Yet the kelp had undeniably made the crossing. This led us to think about other influences on ocean drift that could play a role. We decided to add a very small effect known as Stokes drift to our models.
You can think of Stokes drift as deep ocean surfing. Waves can push floating objects in unusual directions. In the kelp’s case, each time a wave passes, the kelp will move a short distance with the wave. This drift is slow when waves are small, but in regions with large waves (such as the Southern Ocean) it can be much faster.
During storms around Antarctica, waves are typically 10-15m high. The largest wave ever recorded in the Southern Hemisphere, more than 23m, was in the Southern Ocean off New Zealand. Stokes drift must be large here.
When we added this factor to our ocean models, the change was instant. The massive waves generated by Antarctic storms pushed a small proportion of floating objects southwards. As we report in Nature Climate Change today, this conceivably explains the kelp’s voyage to Antarctica.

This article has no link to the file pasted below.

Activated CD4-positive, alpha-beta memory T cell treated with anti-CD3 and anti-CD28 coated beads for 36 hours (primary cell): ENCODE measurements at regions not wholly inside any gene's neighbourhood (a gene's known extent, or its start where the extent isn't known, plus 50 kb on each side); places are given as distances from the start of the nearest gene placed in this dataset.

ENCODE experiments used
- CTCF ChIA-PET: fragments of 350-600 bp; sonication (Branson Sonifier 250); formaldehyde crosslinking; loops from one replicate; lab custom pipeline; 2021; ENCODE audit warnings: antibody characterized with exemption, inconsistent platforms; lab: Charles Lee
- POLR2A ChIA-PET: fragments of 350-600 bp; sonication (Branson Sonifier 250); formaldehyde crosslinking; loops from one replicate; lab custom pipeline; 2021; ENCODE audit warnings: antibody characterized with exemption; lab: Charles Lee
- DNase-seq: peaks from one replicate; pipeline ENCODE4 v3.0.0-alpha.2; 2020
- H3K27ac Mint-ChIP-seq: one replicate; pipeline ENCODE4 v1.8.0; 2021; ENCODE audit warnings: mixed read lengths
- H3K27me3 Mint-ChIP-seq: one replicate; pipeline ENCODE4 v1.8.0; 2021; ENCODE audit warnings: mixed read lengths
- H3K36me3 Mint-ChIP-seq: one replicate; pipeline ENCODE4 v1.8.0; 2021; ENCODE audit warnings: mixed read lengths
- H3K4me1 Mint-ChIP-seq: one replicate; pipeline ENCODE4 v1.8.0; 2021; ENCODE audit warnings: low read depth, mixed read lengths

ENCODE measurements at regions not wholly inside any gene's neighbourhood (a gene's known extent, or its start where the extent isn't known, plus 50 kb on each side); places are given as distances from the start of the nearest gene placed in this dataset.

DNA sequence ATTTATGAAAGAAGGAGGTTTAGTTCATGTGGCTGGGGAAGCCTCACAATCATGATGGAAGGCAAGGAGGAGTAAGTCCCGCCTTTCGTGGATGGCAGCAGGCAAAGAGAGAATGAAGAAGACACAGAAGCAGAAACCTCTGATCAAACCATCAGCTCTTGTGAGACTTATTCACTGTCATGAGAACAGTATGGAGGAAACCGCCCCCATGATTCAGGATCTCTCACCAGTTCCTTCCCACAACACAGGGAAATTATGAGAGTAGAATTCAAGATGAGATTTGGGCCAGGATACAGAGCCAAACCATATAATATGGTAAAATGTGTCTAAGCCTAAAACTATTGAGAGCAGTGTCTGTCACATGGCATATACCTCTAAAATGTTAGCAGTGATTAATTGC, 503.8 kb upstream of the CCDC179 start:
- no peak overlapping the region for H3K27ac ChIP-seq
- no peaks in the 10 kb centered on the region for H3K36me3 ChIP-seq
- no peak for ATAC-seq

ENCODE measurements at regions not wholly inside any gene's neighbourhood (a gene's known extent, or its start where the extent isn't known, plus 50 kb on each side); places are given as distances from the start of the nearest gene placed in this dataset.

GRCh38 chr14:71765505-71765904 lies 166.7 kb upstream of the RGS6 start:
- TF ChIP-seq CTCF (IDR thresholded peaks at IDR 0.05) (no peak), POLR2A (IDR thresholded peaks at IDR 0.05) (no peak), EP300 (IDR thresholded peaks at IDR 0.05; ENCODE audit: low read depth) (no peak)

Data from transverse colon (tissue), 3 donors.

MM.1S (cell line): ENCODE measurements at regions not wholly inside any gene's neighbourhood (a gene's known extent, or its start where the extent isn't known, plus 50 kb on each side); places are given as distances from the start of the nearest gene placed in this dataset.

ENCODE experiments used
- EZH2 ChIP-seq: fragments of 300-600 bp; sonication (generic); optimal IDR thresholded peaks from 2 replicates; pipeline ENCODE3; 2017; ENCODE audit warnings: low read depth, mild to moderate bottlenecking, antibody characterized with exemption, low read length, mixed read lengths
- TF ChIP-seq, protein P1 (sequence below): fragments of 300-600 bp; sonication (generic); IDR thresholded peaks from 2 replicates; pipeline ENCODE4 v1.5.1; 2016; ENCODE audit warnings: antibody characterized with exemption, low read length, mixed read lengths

We calculated that the kelp specimens must have drifted at least 20,000km to reach Antarctica – the longest biological rafting events ever recorded.
Our results will also change the way that drift pathways for floating objects – such as plastics, aeroplane crash debris, pumice from volcanoes, driftwood, seaweeds, and messages in bottles – will be calculated, particularly in stormy oceans.
What this means for Antarctica
The implications don’t stop there. Until now, Antarctica was thought to be an isolated ecosystem, largely insulated from environmental change. This is not in fact true.
Southern bull kelp can carry many other species of plants and animals when it detaches and floats out to sea. The discovery that this kelp can raft to Antarctica means we could see major ecological changes in Antarctic marine ecosystems as the climate warms.
So far there is almost no evidence of natural colonisations of Antarctica from northern regions in the past few tens of thousands of years. Many Antarctic plants and animals are distinct from those found on other continents and sub-Antarctic islands.